(RNS) Once upon a time, poets were rock stars.
Few rock star-poets were as compelling as Yevgeni Yevtushenko. The Russian poet, whose defiant verse inspired young Russians to resist Stalinism, died on Saturday (April 1) at the age of 83.
Yevtushenko deserves to be remembered — for just one poem.
It was a poem about what happened at Babi Yar, a ravine outside Kiev, on September 29-30, 1941.
It was right before Yom Kippur.
The Nazis deliberately chose to schedule aktionen (murderous actions) during sacred seasons of the Jewish year.
That is why, for example, they launched the final attack on the Warsaw Ghetto to coincide with Passover, 1943.
They wanted to utterly and eternally sully the sanctity of those times.
Over the course of those two days, German soldiers massacred 33,771 Jews. It was the largest massive shooting during the Holocaust — the prime example of what has been called “the Holocaust by bullets.”
Over the next few months, in that place, thousands more Jews, Roma (Gypsies), Communists, and Soviet prisoners of war, were also murdered — as many as 100,000 people.
And yet, the very Jewish aspect of that horror was deliberately erased.
Even the fact that September 29-30 And why did they do this?
Because they wanted to totally and eternally sully the sanctity of those holy days.
Why did the Kremlin resist establishing a memorial to Jewish victims?
Because, Soviet authorities said, the Nazis had shot other people there, too — not only Jews.
Sound familiar? This was why the Trump administration deliberately, and repeatedly, refused to mention the specific nature of Jewish suffering on Holocaust Remembrance Day.
For Yevtushenko, that sin of omission was too much to bear.
Hence, his poem, “Babi War,” written in 1961.
No monument stands over Babi Yar.
A steep cliff only, like the rudest headstone.
I am afraid.
Today, I am as old
As the entire Jewish race itself.
I see myself an ancient Israelite.
I wander o’er the roads of ancient Egypt
And here, upon the cross, I perish, tortured
And even now, I bear the marks of nails.
It seems to me that Dreyfus is myself.
The Philistines betrayed me – and now judge.
I’m in a cage. Surrounded and trapped,
I’m persecuted, spat on, slandered, and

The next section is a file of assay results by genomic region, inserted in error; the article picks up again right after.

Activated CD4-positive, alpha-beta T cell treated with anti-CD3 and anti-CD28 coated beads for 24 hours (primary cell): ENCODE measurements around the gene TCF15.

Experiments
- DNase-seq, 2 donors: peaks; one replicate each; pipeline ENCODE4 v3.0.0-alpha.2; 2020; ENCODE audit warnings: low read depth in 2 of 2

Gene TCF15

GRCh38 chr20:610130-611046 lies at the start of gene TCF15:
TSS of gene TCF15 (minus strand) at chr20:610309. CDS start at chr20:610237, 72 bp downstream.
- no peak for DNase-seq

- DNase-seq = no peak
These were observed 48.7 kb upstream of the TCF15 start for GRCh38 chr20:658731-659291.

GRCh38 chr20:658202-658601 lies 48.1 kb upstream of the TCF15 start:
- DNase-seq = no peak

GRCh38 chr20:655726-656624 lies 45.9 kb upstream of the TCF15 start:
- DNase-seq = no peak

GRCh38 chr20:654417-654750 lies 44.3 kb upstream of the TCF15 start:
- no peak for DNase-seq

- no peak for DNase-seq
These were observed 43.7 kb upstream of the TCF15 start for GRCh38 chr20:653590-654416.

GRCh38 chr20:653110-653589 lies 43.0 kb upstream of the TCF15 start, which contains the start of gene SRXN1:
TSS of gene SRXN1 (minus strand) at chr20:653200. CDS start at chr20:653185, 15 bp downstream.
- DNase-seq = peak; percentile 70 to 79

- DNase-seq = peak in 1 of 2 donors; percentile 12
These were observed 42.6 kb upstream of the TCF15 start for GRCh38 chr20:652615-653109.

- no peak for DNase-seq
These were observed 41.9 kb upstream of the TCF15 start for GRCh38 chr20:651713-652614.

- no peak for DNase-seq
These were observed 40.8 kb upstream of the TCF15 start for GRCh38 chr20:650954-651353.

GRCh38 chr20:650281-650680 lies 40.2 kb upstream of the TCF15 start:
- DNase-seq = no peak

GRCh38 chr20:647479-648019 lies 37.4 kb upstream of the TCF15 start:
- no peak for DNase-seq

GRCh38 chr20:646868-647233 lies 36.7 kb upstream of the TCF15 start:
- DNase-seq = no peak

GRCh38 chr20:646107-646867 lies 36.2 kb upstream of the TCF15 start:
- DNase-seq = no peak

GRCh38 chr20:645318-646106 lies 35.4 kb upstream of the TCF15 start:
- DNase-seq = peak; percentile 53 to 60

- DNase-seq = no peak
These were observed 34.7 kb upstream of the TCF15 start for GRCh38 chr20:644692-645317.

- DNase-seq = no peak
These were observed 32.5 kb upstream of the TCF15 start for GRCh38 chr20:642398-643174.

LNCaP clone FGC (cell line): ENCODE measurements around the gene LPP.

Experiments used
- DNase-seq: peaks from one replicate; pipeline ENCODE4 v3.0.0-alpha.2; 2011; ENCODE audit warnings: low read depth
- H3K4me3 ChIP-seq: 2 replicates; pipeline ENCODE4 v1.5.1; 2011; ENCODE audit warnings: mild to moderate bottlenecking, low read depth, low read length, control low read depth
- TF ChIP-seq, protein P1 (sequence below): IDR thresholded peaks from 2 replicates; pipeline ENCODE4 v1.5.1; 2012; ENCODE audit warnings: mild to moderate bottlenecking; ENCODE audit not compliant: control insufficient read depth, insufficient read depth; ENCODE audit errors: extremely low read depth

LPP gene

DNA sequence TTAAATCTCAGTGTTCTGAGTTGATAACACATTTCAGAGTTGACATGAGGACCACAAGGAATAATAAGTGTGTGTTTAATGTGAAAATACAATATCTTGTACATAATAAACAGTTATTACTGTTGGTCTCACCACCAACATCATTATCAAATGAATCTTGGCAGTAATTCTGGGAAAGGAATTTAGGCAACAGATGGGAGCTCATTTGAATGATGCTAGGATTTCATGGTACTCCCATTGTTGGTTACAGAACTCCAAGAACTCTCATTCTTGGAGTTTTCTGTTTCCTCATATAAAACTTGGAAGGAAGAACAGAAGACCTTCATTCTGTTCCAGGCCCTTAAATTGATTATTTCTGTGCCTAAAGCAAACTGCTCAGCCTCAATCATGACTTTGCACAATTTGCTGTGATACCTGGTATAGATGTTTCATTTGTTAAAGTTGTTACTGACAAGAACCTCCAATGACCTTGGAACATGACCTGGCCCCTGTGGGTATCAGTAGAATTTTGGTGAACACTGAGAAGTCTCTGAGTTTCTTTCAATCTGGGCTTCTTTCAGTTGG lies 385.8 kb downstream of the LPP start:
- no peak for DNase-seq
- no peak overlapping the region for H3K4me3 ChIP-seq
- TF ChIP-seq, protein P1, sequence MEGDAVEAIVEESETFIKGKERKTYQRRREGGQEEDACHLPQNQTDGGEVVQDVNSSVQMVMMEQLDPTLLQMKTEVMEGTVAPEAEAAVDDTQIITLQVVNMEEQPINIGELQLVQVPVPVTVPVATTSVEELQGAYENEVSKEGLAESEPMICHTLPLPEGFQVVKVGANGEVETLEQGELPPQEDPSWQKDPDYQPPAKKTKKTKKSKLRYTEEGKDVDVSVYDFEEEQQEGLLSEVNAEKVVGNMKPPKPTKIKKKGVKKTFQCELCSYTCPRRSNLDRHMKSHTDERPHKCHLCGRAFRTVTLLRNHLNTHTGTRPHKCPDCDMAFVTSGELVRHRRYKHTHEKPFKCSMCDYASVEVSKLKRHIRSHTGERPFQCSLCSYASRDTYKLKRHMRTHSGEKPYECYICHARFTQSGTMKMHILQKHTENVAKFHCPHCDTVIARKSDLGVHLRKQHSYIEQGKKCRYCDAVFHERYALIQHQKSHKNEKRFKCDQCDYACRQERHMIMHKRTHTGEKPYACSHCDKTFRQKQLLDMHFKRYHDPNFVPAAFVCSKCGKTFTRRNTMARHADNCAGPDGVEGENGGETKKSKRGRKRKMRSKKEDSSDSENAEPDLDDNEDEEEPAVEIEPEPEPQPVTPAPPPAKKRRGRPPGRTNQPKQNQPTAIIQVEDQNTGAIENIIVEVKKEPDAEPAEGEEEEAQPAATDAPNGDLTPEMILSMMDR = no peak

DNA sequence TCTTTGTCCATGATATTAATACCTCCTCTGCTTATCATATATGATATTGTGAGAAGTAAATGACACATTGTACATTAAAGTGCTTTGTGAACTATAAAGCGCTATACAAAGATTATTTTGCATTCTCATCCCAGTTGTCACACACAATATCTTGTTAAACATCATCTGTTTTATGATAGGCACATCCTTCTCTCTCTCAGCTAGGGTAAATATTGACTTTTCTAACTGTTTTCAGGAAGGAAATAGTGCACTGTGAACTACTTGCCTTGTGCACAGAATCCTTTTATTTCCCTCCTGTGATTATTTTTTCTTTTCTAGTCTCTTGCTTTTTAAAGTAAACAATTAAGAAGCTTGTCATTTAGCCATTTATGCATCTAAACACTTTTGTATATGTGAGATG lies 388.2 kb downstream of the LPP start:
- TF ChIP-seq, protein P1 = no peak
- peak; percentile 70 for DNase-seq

The dainty dollies in their Brussels frills
Squeal, as they stab umbrellas at my face.
I see myself a boy in Belostok
Blood spills, and runs upon the floors,
The chiefs of bar and pub rage unimpeded
And reek of vodka and of onion, half and half.
I’m thrown back by a boot, I have no strength left,
In vain I beg the rabble of pogrom,
To jeers of “Kill the Jews, and save our Russia!”
My mother’s being beaten by a clerk.
O, Russia of my heart, I know that you
Are international, by inner nature.
But often those whose hands are steeped in filth
Abused your purest name, in name of hatred.
I know the kindness of my native land.
How vile, that without the slightest quiver
The antisemites have proclaimed themselves
The “Union of the Russian People!”
It seems to me that I am Anna Frank,
Transparent, as the thinnest branch in April,
And I’m in love, and have no need of phrases,
But only that we gaze into each other’s eyes.
How little one can see, or even sense!
Leaves are forbidden, so is sky,
But much is still allowed – very gently
In darkened rooms each other to embrace.
“No, fear not – those are sounds
Of spring itself. She’s coming soon.
Quickly, your lips!”
“They break the door!”
“No, river ice is breaking…”
Wild grasses rustle over Babi Yar,
The trees look sternly, as if passing judgement.
Here, silently, all screams, and, hat in hand,
I feel my hair changing shade to gray.
And I myself, like one long soundless scream
Above the thousands of thousands interred,
I’m every old man executed here,
As I am every child murdered here.
No fiber of my body will forget this.
May “Internationale” thunder and ring
When, for all time, is buried and forgotten
The last of antisemites on this earth.
There is no Jewish blood that’s blood of mine,
But, hated with a passion that’s corrosive
Am I by antisemites like a Jew.
And that is why I call myself a Russian!
Yevtushenko was not allowed to give a public reading of the poem in Ukraine until the 1980s.
And yet, he received no less than 20,000 pieces of fan mail about “Babi Yar.”
Yevtushenko is a proud Russian. But he knows Russian history. The Jew-hatred of the Czarist era never disappeared. Communism simply gave it a new form.
That was why Yevtushenko chose to imagine himself as a Jew: as an “ancient Israelite” in Egypt; as the biblical Samson; as Jesus on the cross; as Dreyfus; as a child victim of a pogrom (in Belostock/Bialystok) — finally, as “Anna” Frank.
In the words of the Passover Haggadah: “In every generation, a person must see himself or herself as if he or she had gone out of Egypt.”
Note: it does not say “every Jew.” It says, in Hebrew, adam — any descendant of Adam and Eve.
Any human being.
Yevtushenko taught us that moral imagination begins at the moment that we imagine ourselves as the Other.
May his memory be a blessing.